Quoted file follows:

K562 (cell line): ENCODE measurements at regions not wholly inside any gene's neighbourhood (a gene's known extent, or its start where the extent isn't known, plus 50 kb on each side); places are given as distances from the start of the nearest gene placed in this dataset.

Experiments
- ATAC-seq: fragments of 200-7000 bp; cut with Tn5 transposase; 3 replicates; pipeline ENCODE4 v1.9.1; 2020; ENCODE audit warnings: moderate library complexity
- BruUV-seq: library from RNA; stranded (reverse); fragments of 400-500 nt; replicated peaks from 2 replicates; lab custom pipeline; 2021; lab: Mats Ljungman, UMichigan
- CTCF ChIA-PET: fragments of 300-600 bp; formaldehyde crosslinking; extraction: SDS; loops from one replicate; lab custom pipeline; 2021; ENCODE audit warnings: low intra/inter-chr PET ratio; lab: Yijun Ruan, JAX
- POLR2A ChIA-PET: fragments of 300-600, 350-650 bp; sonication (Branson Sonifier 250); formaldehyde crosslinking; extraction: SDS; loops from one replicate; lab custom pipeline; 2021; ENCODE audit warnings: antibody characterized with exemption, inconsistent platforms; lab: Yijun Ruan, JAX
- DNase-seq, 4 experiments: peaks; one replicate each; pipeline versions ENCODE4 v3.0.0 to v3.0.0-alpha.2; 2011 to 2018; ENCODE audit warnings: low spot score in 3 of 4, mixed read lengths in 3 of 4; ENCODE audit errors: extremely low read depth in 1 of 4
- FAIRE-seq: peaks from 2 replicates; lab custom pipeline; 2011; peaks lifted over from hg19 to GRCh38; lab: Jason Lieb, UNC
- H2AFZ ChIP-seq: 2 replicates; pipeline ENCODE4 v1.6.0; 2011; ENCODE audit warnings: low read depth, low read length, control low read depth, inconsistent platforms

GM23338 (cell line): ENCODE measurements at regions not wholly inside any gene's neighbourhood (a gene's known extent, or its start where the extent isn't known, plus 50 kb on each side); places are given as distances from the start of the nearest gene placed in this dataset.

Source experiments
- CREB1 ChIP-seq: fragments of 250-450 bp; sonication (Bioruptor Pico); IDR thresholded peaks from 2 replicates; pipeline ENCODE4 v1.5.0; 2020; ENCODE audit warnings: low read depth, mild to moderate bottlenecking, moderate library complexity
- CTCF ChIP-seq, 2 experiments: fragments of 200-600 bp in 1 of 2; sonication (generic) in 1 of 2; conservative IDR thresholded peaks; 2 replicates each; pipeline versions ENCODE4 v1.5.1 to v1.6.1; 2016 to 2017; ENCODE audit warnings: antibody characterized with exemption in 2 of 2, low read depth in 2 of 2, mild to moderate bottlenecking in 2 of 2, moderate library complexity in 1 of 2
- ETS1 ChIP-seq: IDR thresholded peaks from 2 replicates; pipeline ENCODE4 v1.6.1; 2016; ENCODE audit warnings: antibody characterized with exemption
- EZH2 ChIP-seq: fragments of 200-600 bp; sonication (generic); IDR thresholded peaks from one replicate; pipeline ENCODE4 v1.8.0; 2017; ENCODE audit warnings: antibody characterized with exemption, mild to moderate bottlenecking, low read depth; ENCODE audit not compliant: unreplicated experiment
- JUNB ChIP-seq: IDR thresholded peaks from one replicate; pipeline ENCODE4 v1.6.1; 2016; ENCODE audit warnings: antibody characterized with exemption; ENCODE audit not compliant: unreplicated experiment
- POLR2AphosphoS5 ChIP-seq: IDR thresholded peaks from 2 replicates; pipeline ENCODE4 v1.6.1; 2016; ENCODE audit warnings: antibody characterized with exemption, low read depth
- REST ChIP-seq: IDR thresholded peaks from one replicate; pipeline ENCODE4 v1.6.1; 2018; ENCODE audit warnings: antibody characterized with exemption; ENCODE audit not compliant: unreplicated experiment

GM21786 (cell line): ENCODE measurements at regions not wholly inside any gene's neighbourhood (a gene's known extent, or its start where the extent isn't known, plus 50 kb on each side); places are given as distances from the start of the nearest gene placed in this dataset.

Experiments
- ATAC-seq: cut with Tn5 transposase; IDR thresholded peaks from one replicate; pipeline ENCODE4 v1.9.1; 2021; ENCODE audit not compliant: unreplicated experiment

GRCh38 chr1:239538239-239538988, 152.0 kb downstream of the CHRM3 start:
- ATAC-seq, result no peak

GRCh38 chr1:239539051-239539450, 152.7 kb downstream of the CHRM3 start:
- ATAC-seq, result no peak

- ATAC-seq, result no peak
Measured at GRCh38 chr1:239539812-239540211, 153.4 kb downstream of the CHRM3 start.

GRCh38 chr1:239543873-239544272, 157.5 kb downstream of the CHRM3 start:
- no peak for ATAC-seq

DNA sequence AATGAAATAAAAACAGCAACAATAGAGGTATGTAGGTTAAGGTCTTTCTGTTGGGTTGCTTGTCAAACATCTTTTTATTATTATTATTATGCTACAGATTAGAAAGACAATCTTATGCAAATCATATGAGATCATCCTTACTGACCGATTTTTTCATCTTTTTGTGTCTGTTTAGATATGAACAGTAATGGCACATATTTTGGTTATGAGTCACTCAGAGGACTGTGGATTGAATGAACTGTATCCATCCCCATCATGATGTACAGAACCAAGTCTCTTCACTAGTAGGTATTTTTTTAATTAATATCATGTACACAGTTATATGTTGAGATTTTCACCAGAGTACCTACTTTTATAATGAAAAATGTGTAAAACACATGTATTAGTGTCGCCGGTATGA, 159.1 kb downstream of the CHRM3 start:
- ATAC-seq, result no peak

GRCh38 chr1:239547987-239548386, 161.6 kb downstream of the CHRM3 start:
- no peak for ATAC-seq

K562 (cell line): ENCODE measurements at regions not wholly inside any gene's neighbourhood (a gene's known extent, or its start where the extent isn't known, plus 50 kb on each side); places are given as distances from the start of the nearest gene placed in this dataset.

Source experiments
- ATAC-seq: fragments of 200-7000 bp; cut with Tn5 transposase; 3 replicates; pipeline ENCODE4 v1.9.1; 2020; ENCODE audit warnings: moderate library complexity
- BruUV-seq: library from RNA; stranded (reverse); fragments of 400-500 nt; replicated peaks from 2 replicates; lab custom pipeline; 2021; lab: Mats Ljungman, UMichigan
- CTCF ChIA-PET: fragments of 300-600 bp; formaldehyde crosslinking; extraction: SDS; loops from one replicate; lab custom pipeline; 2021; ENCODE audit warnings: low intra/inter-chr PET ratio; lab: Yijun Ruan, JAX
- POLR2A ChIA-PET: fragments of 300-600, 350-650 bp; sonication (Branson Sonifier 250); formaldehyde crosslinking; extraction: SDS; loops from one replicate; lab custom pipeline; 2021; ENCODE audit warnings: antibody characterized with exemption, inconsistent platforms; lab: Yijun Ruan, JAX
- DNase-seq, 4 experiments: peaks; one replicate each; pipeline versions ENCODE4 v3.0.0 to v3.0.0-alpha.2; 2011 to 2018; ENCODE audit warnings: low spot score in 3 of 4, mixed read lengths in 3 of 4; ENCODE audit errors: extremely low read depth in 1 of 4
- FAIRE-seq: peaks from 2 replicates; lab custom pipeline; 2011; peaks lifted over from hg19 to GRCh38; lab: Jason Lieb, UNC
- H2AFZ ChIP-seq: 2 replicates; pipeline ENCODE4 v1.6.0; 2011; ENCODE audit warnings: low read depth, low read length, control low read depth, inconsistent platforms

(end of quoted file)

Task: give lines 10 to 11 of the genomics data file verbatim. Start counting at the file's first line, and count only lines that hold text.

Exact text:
GM23338 (cell line): ENCODE measurements at regions not wholly inside any gene's neighbourhood (a gene's known extent, or its start where the extent isn't known, plus 50 kb on each side); places are given as distances from the start of the nearest gene placed in this dataset.

Source experiments